We chatted and she explained her activities on the beach. As a member of the local historical society and sometime beachcomber, she was searching for artifacts. There had been a dredge operation in November 2017 and the tailings, mostly coarse sand, were dumped on Havens Beach. She comes out to scour the beach each time it rains to find shards of pottery and ceramics that are mixed with the tailings. Each rain washes away surface sand to reveal more of these treasures.  She showed me some of the pieces that she found, likely dating back two or three hundred years.

Havens Beach Beachcomber

After my visit at the beach, I spent some time in Sag Harbor enjoying the waterfront before crossing the bridge into North Hampton. I boarded the South Ferry and as we shuttled across the Peconic River to Shelter Island I asked the attendant on the deck about lunch recommendations on Shelter Island. Without hesitation, she sent me to Maria’s Kitchen, a place that serves Mexican cuisine.

Maria’s kitchen is about mid way between the South Ferry and the North Ferry on Shelter Island.  I ordered an enchilada and was invited to sit in the garden behind the restaurant to eat. It was a green and peaceful place to rest a while before continuing my ride. They were also kind enough to let me use their bathroom.

Garden at Maria’s Kitchen

I came to a point where Route 114 turns left and Route 37 takes off to the right. I decided to explore Route 37. Unfortunately, it was mostly residential with no access to the water. So, I doubled back and headed toward the North Ferry. There were quite a few great spots to stop and enjoy a view of the Peconic River.

The Mashomack Preserve occupies a large area of the island, but cycling is not permitted. If you are prepared to hike, this seems to be a popular destination. I was not prepared to hike and it was too late in the day for me.

Before heading back to Amagansett, I stopped at Marie Eiffel Market for some ice cream. I parked my bike and walked to the nearby docks as I ate it and rested a while longer for the 25 mile ride.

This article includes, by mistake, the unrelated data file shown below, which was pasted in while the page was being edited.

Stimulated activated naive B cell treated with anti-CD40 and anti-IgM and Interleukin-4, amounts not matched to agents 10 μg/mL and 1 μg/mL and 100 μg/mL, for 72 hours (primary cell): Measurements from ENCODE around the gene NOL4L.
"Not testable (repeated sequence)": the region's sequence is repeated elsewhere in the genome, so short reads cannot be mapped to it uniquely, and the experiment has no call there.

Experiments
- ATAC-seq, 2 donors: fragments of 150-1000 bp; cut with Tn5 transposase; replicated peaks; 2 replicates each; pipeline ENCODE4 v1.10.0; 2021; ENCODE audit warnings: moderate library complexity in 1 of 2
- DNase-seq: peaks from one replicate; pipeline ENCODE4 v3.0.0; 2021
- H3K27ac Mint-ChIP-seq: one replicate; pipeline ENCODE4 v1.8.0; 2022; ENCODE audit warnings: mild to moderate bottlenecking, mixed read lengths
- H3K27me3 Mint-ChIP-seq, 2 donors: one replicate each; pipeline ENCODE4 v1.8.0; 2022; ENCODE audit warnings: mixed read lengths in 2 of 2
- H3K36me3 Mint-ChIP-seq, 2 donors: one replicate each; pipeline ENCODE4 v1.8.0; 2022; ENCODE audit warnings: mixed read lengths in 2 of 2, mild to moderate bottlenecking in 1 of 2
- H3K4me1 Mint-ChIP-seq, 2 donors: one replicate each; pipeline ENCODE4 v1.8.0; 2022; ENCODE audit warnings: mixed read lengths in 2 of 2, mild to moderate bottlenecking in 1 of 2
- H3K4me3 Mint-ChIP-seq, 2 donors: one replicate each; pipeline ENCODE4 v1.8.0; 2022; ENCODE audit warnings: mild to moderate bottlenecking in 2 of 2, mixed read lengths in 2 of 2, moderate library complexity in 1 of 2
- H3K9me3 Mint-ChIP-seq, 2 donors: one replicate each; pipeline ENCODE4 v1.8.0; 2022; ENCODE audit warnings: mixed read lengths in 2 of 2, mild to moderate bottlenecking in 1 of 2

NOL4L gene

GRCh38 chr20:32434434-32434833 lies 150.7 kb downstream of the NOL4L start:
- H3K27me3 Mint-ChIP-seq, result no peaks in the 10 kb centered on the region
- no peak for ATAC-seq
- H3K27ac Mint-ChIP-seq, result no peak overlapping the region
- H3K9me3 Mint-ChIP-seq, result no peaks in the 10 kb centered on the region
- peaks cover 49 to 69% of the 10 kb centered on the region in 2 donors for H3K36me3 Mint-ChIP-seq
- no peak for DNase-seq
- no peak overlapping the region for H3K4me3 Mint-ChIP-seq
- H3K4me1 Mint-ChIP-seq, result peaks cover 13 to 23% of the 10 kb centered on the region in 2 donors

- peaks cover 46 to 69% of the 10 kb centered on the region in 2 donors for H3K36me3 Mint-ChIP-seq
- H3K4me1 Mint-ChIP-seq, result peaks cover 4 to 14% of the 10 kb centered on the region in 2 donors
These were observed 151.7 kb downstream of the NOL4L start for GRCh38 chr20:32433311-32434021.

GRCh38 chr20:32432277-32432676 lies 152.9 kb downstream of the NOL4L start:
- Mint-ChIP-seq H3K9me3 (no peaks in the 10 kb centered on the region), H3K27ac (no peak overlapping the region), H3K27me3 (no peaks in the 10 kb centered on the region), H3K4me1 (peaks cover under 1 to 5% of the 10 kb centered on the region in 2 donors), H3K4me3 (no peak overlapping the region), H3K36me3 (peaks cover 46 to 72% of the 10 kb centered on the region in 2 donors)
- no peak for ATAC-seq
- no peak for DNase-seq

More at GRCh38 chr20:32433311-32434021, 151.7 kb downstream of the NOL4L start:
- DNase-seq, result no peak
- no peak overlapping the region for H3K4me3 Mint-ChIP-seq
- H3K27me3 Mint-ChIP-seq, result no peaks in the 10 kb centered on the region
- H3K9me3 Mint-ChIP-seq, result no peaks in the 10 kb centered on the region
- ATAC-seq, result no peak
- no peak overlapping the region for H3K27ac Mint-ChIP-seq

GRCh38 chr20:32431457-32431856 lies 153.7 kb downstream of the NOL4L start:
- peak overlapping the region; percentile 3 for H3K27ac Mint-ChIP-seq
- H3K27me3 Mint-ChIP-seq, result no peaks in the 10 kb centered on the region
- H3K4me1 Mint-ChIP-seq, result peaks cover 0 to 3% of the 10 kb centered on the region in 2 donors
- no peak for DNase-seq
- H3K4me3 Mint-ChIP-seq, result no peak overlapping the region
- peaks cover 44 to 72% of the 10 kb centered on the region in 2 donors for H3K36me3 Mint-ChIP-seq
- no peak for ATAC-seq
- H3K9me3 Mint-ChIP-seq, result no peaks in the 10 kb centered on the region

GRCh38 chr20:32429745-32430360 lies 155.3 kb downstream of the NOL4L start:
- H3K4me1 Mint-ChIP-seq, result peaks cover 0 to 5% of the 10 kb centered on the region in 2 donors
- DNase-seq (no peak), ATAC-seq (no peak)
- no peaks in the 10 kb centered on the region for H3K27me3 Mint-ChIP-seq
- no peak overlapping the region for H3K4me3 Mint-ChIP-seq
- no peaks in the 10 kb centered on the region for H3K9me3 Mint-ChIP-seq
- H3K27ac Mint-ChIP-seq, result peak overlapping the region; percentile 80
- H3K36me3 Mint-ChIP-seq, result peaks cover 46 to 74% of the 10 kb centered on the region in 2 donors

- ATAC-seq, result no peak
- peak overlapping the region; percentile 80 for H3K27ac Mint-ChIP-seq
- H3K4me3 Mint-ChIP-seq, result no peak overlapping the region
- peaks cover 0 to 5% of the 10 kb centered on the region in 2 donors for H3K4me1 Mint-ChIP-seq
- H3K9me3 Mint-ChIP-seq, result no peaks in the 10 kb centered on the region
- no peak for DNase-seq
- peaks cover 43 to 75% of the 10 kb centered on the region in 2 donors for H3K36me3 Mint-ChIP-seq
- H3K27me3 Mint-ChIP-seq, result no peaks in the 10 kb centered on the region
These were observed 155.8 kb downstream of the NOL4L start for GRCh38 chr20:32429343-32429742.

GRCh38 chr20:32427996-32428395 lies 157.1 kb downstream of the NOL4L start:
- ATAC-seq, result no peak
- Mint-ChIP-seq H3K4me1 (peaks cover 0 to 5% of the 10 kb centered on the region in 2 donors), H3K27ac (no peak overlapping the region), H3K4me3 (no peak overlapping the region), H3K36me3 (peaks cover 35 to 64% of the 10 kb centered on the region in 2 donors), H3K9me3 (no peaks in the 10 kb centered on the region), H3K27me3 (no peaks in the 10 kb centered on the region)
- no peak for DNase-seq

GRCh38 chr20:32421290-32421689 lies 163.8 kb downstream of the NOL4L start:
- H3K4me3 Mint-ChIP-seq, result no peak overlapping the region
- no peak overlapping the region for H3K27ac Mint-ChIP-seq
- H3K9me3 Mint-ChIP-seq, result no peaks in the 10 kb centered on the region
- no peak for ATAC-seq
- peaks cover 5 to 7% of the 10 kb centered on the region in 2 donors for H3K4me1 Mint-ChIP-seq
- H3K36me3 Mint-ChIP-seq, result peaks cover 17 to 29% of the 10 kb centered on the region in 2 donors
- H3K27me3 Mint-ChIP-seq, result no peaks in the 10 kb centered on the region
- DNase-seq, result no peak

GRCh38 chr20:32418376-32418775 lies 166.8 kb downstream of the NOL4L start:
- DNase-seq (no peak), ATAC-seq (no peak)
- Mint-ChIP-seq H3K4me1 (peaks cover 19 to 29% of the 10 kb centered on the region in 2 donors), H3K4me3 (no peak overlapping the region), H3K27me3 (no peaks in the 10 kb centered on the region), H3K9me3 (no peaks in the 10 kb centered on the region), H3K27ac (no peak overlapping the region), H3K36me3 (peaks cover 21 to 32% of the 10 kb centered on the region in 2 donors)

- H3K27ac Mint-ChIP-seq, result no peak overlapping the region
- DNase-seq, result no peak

Peconic River at Marie Eiffel’s

The ride back to our lodging was uneventful, except that I found East Hampton congested. There are no bike lanes through East Hampton and the traffic was heavy in late afternoon at about four PM. I chose to bail out of the street and slowly ride the sidewalk through town to avoid getting squished.

It’s probably not for everybody, but I enjoyed my excursion to Shelter Island.

Bicycles and Bugs in the Mouth

Last week I was moving along smartly behind another rider I was using to set a pace. We were clipping along at between 18 and 20 miles per hour. Suddenly, something smacked the roof of my mouth. I felt a chitinous object in the back of my throat about the size of a bean. Instantaneously I hacked and spit it out. As it came out the only thing that I could verify for you is that it was black and that I was able to confirm the size as it accelerated toward the ground.

The roof of my mouth was throbbing with pain. I wondered whether or not to declare an emergency, but decided to wait while monitoring for some other side effect such as swelling from a sting. After all, it could have been a bee or a wasp.

Later in the evening, the symptoms evolved into something like a sore throat. That night I had some issue with breathing because the back of my throat was swollen. The symptoms persisted the next day, although it was getting progressively better.

There is a need, I thought, for bug protection for bicycle riders. Research on the Internet uncovered mixed results, as it often does. One solution that I found is a screen to cover your face, similar to the protection worn by fencers. That is something that I do not want to be seen wearing. A bandanna is also in that category. I had visions of a small mask to fit over the mouth with a screen to keep the bugs out. I must have been channeling Hannibal Lecter.

Other sage advice from the Internet included, “Keep your mouth shut”. That’s a problem if you are forced to mouth-breathe due to allergies or exertion. Another person suggested you will “learn your lesson” if you happen to suck in a bee or wasp.